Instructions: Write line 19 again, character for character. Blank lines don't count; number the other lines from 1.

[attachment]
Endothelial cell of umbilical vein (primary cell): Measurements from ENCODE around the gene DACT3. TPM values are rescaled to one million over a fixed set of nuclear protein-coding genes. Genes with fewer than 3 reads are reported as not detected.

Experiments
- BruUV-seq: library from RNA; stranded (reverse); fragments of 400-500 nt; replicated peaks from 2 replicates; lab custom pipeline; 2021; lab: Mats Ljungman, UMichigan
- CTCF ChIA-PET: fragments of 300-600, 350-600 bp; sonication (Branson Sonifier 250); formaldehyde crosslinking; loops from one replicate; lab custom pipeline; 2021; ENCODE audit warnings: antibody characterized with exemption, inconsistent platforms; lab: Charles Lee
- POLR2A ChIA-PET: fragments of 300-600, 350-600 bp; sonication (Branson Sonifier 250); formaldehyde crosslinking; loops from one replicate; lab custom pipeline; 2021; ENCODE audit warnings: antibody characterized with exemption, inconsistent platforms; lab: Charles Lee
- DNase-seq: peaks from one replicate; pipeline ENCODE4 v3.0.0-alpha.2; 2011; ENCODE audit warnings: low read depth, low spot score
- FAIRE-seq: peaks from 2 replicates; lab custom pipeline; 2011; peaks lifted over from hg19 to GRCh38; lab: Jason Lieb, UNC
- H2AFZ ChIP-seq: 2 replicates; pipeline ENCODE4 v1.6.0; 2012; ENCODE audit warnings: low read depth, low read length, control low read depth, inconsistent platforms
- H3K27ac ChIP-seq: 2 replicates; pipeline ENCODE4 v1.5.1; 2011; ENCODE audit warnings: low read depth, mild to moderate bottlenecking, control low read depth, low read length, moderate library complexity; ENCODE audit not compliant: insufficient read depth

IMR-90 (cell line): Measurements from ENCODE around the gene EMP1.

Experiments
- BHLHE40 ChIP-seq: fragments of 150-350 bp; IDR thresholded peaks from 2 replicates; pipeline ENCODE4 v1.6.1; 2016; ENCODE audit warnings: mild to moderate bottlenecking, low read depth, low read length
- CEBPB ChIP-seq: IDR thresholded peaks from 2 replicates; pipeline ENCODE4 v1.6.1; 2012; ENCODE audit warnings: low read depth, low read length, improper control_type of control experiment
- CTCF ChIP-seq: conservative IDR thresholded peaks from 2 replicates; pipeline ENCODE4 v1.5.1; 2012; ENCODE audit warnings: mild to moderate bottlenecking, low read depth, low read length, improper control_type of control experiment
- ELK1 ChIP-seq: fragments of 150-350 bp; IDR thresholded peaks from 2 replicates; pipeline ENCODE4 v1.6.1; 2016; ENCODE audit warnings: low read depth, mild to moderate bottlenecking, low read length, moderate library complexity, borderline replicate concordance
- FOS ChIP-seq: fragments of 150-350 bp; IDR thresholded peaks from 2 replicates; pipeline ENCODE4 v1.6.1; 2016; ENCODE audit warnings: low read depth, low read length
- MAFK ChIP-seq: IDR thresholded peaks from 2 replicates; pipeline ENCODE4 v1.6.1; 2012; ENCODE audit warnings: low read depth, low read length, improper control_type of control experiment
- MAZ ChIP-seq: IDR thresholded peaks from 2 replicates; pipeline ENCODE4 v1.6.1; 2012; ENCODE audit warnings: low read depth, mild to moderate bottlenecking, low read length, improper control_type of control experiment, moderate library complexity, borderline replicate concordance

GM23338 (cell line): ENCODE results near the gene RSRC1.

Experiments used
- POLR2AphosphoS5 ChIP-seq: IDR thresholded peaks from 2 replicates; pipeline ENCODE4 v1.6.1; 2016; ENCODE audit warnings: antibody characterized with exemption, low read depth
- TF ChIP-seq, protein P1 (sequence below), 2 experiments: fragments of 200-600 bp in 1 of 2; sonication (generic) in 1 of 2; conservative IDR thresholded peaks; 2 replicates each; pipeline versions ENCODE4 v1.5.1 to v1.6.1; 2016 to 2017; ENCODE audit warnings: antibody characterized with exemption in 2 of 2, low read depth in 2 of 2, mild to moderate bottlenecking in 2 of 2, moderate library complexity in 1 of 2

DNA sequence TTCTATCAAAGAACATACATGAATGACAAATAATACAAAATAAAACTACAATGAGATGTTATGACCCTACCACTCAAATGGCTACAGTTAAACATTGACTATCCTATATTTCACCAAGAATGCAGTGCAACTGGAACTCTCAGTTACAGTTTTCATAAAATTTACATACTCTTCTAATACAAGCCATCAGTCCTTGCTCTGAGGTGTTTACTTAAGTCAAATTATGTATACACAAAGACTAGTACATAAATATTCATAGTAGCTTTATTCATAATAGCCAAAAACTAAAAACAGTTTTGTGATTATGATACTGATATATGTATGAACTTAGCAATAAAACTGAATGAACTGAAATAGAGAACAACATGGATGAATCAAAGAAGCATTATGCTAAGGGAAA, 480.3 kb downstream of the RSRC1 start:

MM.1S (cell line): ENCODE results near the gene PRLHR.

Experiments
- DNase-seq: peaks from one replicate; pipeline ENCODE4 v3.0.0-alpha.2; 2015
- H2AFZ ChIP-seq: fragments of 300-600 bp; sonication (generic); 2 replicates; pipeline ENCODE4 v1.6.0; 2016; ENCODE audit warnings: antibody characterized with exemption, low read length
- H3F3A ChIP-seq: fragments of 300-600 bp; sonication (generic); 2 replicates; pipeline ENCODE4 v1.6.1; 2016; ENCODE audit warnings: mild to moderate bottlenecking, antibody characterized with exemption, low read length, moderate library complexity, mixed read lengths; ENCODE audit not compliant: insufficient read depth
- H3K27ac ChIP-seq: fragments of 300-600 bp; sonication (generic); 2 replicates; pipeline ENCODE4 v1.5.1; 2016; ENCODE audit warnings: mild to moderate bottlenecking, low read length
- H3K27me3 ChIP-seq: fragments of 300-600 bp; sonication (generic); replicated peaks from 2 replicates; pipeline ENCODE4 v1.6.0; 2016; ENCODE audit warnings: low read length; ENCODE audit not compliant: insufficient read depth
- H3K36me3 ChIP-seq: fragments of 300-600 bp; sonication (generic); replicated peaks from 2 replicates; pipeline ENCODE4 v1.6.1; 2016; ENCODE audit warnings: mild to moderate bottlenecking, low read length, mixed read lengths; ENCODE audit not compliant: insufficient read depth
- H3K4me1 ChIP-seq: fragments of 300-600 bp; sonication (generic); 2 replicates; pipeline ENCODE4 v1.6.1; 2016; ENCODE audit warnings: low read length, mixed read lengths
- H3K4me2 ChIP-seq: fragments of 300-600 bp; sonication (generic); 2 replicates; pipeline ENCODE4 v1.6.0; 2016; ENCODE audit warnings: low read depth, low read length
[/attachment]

GM23338 (cell line): ENCODE results near the gene RSRC1.